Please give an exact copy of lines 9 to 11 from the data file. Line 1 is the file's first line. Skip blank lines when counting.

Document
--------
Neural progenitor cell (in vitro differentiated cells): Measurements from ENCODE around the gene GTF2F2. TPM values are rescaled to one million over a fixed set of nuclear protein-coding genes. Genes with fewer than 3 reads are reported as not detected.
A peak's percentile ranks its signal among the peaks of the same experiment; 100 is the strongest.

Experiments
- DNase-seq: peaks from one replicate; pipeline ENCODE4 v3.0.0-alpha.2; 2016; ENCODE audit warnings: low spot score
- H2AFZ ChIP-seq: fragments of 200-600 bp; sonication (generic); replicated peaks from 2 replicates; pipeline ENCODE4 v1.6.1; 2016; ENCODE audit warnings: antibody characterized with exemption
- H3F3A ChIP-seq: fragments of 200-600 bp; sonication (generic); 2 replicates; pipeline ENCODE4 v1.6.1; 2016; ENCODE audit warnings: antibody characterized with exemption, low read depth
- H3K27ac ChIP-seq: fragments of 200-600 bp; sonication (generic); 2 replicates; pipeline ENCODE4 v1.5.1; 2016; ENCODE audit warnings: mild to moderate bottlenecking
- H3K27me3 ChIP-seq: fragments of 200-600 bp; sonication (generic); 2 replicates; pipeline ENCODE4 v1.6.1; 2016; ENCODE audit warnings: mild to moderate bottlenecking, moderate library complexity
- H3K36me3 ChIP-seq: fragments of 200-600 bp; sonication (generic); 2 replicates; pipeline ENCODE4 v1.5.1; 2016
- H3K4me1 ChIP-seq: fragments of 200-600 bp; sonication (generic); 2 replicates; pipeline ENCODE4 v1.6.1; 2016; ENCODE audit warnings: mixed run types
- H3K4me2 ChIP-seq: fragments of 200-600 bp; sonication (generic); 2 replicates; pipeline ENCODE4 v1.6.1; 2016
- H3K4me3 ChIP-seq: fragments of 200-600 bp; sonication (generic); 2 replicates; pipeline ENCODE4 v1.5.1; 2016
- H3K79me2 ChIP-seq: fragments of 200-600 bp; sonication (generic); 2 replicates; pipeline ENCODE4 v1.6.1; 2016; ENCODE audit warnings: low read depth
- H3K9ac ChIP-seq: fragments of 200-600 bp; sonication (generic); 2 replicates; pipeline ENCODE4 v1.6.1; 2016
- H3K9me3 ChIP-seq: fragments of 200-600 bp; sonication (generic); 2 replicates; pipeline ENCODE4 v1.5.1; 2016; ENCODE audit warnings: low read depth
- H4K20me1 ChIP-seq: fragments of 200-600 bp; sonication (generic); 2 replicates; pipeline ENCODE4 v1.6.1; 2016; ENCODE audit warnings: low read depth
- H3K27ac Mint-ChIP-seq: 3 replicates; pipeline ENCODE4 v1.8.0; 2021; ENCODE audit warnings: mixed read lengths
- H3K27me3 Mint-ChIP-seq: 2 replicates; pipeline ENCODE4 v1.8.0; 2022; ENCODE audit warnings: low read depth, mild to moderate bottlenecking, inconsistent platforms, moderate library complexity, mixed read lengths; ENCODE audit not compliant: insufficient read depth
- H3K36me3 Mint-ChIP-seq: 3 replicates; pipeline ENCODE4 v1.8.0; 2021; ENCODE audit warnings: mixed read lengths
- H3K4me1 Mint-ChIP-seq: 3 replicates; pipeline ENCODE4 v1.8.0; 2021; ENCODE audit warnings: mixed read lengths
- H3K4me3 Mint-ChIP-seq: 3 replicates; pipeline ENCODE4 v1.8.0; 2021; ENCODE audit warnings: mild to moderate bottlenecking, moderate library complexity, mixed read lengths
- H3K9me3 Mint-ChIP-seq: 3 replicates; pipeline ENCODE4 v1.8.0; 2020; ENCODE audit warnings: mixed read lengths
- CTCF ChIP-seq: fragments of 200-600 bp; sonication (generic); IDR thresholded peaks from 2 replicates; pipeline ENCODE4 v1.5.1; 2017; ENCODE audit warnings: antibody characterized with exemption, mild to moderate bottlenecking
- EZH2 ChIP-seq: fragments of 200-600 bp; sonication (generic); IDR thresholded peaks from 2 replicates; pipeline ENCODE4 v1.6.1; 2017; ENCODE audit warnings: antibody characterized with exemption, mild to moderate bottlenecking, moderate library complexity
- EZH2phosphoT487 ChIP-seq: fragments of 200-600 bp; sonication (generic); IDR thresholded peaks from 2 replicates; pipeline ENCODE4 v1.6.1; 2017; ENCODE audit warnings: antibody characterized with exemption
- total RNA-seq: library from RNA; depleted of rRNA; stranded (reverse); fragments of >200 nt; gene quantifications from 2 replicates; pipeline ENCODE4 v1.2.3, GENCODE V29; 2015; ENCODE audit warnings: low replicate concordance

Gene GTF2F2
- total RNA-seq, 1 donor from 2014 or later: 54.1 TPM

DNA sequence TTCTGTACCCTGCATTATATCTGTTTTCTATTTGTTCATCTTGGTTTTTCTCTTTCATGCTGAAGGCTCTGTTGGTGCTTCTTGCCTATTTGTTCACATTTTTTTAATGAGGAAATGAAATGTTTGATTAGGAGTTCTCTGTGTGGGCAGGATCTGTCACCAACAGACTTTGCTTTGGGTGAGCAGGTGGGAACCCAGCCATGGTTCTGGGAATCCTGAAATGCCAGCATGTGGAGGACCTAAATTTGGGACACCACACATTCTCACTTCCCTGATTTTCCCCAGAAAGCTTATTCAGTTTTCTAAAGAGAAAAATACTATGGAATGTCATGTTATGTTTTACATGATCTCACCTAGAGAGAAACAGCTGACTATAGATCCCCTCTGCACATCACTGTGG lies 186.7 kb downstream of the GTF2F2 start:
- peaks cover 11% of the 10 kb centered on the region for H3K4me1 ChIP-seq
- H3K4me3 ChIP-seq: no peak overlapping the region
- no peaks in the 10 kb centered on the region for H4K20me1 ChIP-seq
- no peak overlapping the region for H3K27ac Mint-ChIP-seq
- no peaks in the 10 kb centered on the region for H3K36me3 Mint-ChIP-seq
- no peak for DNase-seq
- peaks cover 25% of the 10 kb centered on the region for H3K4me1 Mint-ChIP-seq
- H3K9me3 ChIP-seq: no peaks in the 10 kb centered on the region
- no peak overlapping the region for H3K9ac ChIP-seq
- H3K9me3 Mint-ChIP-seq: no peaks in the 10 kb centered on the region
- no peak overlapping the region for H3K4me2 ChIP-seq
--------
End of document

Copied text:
- H3K36me3 ChIP-seq: fragments of 200-600 bp; sonication (generic); 2 replicates; pipeline ENCODE4 v1.5.1; 2016
- H3K4me1 ChIP-seq: fragments of 200-600 bp; sonication (generic); 2 replicates; pipeline ENCODE4 v1.6.1; 2016; ENCODE audit warnings: mixed run types
- H3K4me2 ChIP-seq: fragments of 200-600 bp; sonication (generic); 2 replicates; pipeline ENCODE4 v1.6.1; 2016